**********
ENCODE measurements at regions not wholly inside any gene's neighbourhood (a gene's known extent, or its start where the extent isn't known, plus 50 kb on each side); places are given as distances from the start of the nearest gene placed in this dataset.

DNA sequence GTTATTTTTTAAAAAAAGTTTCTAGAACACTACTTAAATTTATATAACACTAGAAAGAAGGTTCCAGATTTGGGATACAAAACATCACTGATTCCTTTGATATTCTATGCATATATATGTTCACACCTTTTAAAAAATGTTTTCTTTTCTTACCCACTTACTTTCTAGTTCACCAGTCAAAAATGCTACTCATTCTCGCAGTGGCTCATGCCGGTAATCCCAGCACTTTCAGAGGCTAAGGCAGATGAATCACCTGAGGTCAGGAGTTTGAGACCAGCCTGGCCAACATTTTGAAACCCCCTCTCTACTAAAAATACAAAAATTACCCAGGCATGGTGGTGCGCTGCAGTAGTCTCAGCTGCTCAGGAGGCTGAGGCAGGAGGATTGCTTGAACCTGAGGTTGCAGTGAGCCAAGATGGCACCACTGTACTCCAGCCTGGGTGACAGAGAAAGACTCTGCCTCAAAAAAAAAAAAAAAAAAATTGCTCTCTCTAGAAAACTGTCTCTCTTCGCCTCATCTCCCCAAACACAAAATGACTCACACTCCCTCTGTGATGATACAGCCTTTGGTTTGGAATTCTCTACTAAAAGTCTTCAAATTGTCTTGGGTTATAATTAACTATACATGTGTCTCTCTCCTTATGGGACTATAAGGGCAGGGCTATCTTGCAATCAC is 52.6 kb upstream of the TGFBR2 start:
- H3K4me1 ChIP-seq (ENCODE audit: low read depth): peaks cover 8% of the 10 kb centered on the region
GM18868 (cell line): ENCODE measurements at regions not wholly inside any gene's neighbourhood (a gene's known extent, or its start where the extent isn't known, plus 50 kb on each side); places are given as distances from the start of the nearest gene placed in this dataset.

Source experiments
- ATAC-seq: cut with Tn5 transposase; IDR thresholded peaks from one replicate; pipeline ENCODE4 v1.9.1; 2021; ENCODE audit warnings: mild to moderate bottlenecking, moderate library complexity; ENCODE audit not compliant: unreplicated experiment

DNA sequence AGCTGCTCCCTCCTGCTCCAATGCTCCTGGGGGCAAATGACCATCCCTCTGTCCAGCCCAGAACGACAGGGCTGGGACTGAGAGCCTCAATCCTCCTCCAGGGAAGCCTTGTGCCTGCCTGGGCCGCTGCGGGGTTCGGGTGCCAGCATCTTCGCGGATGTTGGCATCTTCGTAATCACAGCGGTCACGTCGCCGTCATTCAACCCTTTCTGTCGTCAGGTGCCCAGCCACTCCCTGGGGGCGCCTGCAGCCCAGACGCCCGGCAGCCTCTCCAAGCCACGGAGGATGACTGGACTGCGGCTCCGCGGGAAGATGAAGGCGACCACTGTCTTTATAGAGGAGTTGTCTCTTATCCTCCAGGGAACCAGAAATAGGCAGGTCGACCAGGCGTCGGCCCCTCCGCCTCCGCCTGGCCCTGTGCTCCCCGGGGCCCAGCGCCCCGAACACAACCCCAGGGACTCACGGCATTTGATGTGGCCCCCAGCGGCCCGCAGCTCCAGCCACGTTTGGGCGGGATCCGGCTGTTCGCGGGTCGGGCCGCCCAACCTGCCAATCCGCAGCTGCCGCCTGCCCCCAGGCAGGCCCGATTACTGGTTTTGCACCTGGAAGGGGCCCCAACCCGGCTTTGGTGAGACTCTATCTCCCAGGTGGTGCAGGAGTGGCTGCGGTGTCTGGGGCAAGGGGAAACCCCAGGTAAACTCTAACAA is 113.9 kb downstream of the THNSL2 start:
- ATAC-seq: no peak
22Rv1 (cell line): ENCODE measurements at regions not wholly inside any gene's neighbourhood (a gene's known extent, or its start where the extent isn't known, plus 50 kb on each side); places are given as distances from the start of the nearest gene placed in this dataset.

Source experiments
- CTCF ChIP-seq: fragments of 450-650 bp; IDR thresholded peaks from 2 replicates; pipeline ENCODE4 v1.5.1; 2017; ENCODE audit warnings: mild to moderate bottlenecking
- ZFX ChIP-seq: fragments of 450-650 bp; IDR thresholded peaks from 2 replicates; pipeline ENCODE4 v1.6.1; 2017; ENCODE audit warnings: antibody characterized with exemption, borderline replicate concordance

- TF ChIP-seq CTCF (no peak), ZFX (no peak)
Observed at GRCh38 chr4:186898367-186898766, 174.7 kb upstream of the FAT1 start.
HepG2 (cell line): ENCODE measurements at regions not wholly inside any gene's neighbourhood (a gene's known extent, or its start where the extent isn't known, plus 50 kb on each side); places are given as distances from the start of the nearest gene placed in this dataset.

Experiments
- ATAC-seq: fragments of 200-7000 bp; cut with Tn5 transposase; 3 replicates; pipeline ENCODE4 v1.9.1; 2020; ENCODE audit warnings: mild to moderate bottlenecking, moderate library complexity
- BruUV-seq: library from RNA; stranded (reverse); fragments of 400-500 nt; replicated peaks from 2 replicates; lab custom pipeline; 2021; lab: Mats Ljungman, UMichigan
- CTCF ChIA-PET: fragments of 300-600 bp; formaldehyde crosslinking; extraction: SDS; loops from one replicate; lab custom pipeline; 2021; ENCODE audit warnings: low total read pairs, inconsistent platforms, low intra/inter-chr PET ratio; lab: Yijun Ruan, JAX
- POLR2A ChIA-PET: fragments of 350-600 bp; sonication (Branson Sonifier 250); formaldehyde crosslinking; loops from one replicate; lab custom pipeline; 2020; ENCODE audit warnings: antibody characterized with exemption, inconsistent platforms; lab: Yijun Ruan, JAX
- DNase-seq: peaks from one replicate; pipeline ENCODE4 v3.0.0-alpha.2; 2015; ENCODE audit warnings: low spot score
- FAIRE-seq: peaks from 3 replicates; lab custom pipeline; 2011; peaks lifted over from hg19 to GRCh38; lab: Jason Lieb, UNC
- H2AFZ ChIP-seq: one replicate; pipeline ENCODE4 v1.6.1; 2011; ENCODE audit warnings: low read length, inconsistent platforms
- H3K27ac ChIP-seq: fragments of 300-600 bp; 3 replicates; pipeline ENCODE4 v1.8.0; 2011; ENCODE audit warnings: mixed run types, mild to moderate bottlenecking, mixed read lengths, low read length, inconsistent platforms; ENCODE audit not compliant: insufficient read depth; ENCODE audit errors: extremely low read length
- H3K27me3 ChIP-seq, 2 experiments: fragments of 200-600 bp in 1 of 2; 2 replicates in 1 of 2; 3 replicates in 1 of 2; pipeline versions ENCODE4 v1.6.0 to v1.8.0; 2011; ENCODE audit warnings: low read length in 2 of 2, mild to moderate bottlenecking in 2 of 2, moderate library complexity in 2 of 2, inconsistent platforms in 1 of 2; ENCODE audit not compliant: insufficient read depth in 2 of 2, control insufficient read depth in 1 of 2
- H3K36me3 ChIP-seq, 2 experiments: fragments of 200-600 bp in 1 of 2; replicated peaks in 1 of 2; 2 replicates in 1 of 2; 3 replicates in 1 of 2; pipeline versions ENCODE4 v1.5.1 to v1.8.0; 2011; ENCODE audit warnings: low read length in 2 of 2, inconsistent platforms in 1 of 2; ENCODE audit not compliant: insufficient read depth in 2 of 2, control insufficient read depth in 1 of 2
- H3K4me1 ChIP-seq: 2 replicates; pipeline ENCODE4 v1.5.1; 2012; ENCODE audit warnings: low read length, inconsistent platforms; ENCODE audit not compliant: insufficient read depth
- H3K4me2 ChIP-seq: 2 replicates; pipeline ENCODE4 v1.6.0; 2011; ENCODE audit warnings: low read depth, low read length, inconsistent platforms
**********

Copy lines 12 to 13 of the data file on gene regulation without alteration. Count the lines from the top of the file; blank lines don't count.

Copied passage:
- ZFX ChIP-seq: fragments of 450-650 bp; IDR thresholded peaks from 2 replicates; pipeline ENCODE4 v1.6.1; 2017; ENCODE audit warnings: antibody characterized with exemption, borderline replicate concordance

- TF ChIP-seq CTCF (no peak), ZFX (no peak)